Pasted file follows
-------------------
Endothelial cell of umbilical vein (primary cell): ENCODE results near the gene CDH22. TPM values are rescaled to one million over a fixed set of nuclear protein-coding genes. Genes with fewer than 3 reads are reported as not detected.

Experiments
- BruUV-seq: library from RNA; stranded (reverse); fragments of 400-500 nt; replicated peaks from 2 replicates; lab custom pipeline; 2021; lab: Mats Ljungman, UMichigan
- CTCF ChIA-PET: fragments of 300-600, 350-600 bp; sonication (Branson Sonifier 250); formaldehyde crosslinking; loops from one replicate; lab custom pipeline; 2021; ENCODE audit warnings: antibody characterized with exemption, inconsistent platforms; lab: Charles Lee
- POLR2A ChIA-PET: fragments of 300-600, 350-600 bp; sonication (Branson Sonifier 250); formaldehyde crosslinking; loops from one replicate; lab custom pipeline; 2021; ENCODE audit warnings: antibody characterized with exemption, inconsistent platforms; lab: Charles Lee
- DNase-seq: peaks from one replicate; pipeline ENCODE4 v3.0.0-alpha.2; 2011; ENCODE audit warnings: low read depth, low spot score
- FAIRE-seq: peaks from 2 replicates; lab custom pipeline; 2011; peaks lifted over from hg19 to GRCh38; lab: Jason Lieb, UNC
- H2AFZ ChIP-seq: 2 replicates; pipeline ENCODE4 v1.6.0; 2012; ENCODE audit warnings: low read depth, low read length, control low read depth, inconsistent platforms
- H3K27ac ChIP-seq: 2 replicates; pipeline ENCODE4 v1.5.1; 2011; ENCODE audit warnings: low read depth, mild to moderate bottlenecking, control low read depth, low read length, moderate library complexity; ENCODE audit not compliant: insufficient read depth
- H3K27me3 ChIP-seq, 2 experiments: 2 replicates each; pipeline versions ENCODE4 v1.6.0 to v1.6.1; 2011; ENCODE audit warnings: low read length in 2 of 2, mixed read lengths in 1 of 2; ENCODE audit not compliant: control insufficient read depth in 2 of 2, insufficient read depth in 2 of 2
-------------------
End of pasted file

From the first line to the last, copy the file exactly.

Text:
Endothelial cell of umbilical vein (primary cell): ENCODE results near the gene CDH22. TPM values are rescaled to one million over a fixed set of nuclear protein-coding genes. Genes with fewer than 3 reads are reported as not detected.

Experiments
- BruUV-seq: library from RNA; stranded (reverse); fragments of 400-500 nt; replicated peaks from 2 replicates; lab custom pipeline; 2021; lab: Mats Ljungman, UMichigan
- CTCF ChIA-PET: fragments of 300-600, 350-600 bp; sonication (Branson Sonifier 250); formaldehyde crosslinking; loops from one replicate; lab custom pipeline; 2021; ENCODE audit warnings: antibody characterized with exemption, inconsistent platforms; lab: Charles Lee
- POLR2A ChIA-PET: fragments of 300-600, 350-600 bp; sonication (Branson Sonifier 250); formaldehyde crosslinking; loops from one replicate; lab custom pipeline; 2021; ENCODE audit warnings: antibody characterized with exemption, inconsistent platforms; lab: Charles Lee
- DNase-seq: peaks from one replicate; pipeline ENCODE4 v3.0.0-alpha.2; 2011; ENCODE audit warnings: low read depth, low spot score
- FAIRE-seq: peaks from 2 replicates; lab custom pipeline; 2011; peaks lifted over from hg19 to GRCh38; lab: Jason Lieb, UNC
- H2AFZ ChIP-seq: 2 replicates; pipeline ENCODE4 v1.6.0; 2012; ENCODE audit warnings: low read depth, low read length, control low read depth, inconsistent platforms
- H3K27ac ChIP-seq: 2 replicates; pipeline ENCODE4 v1.5.1; 2011; ENCODE audit warnings: low read depth, mild to moderate bottlenecking, control low read depth, low read length, moderate library complexity; ENCODE audit not compliant: insufficient read depth
- H3K27me3 ChIP-seq, 2 experiments: 2 replicates each; pipeline versions ENCODE4 v1.6.0 to v1.6.1; 2011; ENCODE audit warnings: low read length in 2 of 2, mixed read lengths in 1 of 2; ENCODE audit not compliant: control insufficient read depth in 2 of 2, insufficient read depth in 2 of 2